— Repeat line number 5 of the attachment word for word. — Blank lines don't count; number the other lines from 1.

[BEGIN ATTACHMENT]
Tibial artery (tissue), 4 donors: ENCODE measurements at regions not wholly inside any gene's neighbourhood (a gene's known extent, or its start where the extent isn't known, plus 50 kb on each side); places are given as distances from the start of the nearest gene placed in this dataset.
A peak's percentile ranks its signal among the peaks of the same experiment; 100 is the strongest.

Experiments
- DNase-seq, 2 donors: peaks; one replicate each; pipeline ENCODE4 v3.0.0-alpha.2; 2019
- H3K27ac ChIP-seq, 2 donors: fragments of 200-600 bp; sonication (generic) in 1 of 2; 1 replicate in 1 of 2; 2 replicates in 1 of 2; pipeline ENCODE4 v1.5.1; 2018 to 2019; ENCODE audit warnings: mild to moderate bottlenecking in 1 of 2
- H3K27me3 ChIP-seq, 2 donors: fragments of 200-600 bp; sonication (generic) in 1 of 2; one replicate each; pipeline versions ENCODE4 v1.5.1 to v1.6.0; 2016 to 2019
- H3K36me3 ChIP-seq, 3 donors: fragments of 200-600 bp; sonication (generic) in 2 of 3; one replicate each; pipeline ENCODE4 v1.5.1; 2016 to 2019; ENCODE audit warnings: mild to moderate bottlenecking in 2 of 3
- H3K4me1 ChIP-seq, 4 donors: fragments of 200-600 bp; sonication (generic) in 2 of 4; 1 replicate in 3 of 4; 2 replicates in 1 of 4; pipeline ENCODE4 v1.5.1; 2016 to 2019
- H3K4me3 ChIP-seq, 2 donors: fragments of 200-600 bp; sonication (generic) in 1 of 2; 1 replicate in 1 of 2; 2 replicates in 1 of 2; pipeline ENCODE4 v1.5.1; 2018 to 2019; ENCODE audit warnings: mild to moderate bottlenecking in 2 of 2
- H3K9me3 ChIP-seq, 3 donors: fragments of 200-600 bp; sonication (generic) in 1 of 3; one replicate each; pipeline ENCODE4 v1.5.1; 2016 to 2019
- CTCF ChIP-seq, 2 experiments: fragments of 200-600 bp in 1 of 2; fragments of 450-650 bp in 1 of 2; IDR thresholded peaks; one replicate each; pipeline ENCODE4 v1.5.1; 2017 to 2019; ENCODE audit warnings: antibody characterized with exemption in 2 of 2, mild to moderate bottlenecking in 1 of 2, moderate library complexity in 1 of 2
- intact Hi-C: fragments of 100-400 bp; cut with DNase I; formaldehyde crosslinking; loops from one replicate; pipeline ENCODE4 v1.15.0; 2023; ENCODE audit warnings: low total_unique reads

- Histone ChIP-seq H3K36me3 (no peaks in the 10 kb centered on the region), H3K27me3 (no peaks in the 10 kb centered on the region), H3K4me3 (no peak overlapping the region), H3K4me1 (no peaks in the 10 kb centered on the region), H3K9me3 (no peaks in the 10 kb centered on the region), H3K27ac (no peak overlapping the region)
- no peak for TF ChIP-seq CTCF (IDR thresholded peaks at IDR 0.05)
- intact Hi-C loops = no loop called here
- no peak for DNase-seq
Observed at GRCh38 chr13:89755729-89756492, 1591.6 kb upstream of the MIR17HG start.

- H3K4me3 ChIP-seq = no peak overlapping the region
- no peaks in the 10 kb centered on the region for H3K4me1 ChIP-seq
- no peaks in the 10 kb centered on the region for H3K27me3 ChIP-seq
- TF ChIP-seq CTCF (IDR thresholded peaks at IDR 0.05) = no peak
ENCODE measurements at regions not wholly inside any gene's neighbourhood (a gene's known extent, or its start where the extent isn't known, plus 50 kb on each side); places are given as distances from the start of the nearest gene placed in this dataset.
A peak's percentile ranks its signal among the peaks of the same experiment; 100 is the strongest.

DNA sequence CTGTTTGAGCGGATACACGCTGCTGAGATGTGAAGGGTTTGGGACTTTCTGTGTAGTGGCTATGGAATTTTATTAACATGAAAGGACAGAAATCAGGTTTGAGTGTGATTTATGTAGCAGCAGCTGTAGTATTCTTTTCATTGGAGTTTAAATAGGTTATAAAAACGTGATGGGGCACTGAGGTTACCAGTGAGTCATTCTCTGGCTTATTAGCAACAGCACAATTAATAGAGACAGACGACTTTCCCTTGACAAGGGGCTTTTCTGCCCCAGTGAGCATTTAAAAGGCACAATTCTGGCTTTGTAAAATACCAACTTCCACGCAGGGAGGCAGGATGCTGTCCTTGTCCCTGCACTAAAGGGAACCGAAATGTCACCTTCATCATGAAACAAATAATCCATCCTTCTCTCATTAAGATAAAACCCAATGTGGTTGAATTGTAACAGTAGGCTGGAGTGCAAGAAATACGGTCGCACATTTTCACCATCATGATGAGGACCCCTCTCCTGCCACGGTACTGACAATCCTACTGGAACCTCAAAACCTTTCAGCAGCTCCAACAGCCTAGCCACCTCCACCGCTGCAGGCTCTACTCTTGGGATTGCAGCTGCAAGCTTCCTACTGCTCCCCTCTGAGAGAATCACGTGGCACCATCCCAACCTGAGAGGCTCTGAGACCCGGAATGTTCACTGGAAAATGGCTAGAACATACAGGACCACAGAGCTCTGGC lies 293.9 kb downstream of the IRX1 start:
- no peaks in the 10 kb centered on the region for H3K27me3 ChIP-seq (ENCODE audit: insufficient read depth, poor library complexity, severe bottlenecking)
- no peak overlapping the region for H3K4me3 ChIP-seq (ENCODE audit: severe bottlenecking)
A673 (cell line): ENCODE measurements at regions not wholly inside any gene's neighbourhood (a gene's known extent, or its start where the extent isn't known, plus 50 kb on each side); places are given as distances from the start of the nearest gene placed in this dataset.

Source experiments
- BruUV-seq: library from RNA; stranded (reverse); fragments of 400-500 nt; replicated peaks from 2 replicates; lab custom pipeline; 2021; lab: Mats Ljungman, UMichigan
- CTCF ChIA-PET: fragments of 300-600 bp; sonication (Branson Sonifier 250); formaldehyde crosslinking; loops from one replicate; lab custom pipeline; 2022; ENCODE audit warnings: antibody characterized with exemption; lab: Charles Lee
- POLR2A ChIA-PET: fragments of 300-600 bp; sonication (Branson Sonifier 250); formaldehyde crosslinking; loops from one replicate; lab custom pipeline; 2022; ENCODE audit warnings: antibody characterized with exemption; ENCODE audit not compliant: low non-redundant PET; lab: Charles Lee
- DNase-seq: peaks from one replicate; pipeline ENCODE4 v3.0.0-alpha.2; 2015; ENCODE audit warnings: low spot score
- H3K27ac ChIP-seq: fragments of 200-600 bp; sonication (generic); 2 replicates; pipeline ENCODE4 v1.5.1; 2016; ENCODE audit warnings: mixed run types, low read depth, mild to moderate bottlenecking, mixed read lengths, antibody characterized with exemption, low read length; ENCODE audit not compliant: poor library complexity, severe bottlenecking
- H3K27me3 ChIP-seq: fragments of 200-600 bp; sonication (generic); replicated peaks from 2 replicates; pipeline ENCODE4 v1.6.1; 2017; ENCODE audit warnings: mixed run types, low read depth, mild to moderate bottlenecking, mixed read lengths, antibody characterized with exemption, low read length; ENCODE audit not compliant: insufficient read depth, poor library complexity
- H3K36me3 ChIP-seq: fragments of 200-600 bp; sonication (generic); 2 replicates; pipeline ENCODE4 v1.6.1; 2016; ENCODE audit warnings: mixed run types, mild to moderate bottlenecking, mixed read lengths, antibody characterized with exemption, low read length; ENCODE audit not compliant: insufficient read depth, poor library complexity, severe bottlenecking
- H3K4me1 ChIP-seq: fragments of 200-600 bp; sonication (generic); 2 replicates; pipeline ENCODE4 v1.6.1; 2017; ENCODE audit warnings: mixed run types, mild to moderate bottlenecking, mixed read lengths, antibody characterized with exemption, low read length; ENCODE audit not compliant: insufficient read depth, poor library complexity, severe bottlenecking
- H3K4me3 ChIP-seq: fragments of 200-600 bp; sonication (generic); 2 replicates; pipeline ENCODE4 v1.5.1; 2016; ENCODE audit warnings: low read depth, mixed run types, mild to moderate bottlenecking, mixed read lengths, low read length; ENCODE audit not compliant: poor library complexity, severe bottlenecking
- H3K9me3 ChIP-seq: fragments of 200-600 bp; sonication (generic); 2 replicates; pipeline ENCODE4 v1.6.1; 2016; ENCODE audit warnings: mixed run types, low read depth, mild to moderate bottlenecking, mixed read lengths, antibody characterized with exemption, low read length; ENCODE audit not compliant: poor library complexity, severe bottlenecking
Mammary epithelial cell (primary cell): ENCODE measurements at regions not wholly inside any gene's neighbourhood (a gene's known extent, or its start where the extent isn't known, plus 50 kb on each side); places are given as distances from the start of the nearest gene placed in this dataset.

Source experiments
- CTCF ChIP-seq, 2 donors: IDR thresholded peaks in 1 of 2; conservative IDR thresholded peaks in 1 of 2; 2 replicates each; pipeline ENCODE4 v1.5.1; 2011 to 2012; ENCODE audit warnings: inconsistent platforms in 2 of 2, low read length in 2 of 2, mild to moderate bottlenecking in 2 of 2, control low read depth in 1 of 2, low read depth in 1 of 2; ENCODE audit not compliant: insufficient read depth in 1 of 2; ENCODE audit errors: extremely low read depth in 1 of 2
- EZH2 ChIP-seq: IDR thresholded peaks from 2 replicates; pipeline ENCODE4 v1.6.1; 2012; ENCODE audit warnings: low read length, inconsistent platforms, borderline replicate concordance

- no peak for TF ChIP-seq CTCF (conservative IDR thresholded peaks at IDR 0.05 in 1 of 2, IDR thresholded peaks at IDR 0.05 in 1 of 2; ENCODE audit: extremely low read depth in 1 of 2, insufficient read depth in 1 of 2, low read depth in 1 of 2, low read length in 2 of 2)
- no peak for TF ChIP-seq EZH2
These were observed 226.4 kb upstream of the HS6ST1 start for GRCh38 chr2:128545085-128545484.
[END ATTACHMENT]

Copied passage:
- H3K27ac ChIP-seq, 2 donors: fragments of 200-600 bp; sonication (generic) in 1 of 2; 1 replicate in 1 of 2; 2 replicates in 1 of 2; pipeline ENCODE4 v1.5.1; 2018 to 2019; ENCODE audit warnings: mild to moderate bottlenecking in 1 of 2